Ethnicity, Neighborhoods, and Human Capital Externalities
The socioeconomic performance of today's workers depends not only on parental skills, but also on the average skills of the ethnic group in the parent's generation (or ethnic capital). This paper investigates the link between the ethnic externality and ethnic neighborhoods. The evidence indicates that residential segregation and the external effect of ethnicity are linked, partly because ethnic capital summarizes the socioeconomic background of the neighborhood where the children were raised. Ethnicity has an external effect, even among persons who grow up in the same neighborhood, when children are exposed frequently to persons who share the same ethnic background.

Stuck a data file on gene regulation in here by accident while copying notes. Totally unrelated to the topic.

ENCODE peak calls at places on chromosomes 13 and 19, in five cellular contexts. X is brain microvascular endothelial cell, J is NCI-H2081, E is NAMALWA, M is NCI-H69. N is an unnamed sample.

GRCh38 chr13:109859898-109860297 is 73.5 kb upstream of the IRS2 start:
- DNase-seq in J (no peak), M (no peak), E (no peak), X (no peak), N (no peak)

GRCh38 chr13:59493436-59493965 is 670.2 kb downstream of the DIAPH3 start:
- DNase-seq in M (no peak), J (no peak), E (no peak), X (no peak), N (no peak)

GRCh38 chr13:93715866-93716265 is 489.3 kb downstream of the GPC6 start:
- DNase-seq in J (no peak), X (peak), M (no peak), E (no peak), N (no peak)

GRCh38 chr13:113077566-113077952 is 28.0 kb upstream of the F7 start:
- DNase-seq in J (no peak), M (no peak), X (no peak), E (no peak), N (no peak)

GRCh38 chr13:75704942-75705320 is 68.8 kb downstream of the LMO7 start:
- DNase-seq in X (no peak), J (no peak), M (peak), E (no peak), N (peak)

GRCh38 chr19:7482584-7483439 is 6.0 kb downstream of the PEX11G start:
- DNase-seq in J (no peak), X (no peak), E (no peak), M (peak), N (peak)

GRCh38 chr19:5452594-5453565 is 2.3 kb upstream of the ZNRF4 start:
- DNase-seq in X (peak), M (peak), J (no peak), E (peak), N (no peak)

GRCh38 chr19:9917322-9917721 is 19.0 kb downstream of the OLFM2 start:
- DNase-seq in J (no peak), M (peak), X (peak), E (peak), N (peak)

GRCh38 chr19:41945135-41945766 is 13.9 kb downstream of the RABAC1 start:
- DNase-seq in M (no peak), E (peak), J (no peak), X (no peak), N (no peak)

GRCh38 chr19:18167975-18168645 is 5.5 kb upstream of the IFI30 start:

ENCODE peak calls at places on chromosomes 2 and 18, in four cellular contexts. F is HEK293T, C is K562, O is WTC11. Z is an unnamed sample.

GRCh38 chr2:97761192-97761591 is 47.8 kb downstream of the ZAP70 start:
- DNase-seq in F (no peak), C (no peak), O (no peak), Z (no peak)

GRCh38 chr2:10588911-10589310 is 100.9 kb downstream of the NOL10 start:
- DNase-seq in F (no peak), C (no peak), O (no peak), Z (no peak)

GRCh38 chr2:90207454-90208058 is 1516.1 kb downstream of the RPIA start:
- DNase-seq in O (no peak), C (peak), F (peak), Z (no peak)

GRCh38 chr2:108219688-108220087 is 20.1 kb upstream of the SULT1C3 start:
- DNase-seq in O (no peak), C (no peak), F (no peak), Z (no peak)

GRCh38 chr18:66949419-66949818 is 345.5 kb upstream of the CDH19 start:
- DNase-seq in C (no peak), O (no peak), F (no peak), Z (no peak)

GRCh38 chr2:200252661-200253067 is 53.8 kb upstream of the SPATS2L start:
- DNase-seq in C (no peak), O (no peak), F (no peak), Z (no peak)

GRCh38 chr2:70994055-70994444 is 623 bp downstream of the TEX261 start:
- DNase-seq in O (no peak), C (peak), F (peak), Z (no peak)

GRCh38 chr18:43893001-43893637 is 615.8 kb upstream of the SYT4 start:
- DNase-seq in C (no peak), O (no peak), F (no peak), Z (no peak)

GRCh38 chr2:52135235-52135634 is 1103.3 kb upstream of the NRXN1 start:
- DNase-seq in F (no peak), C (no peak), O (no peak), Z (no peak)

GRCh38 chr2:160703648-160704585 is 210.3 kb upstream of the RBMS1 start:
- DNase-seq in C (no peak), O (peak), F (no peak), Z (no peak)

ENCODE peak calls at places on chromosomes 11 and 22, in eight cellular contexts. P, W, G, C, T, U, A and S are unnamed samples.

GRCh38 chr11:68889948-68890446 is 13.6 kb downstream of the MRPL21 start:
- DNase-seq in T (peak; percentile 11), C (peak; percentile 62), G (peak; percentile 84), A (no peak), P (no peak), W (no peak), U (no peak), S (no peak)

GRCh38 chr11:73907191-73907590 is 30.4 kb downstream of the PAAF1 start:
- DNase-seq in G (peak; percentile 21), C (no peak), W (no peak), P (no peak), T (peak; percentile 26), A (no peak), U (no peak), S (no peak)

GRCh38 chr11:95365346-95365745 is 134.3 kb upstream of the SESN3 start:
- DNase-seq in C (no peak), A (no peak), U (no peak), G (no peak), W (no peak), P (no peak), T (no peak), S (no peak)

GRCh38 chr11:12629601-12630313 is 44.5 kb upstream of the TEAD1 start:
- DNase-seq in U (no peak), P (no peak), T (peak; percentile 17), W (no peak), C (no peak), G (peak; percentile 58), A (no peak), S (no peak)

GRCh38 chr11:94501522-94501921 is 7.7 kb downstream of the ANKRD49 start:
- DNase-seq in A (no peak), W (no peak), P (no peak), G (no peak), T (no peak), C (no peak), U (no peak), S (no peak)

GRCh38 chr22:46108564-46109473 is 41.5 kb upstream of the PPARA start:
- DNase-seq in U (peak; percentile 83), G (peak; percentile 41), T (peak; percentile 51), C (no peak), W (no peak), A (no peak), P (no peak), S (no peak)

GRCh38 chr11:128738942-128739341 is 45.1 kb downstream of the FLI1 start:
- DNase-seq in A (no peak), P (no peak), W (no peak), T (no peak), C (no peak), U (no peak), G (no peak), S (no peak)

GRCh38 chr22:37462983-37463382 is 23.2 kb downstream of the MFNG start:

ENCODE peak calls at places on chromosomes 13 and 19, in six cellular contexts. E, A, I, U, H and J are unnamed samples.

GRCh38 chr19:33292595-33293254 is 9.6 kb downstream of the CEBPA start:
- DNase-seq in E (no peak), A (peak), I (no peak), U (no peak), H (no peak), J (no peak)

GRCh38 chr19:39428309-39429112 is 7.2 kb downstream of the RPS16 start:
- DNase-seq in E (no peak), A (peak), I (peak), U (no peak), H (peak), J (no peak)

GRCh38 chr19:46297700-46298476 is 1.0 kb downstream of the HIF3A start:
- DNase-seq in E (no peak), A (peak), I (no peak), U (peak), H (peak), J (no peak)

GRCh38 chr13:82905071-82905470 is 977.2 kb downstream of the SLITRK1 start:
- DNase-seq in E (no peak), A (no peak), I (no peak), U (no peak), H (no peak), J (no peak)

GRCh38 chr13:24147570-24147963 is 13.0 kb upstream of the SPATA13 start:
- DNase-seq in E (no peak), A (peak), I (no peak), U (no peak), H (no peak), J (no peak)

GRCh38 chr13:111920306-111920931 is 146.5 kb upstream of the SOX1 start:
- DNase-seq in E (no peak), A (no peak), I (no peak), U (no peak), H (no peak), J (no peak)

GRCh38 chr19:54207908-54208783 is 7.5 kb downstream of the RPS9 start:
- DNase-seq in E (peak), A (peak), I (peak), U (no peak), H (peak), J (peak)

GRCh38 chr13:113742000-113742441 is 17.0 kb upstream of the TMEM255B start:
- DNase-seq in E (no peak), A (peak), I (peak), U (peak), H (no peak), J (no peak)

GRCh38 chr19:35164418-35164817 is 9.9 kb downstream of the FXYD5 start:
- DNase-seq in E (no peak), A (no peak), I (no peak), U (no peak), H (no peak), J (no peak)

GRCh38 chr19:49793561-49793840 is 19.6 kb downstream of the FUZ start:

|Date of creation:||Nov 1994|
|Date of revision:|
|Publication status:||published as American Economic Review, Vol. 85, no. 3 (1995): 365-390.|
|Contact details of provider:|| Postal: |
Web page: http://www.nber.org
More information through EDIRC
When requesting a correction, please mention this item's handle: RePEc:nbr:nberwo:4912. See general information about how to correct material in RePEc.
For technical questions regarding this item, or to correct its authors, title, abstract, bibliographic or download information, contact: ()
If references are entirely missing, you can add them using this form.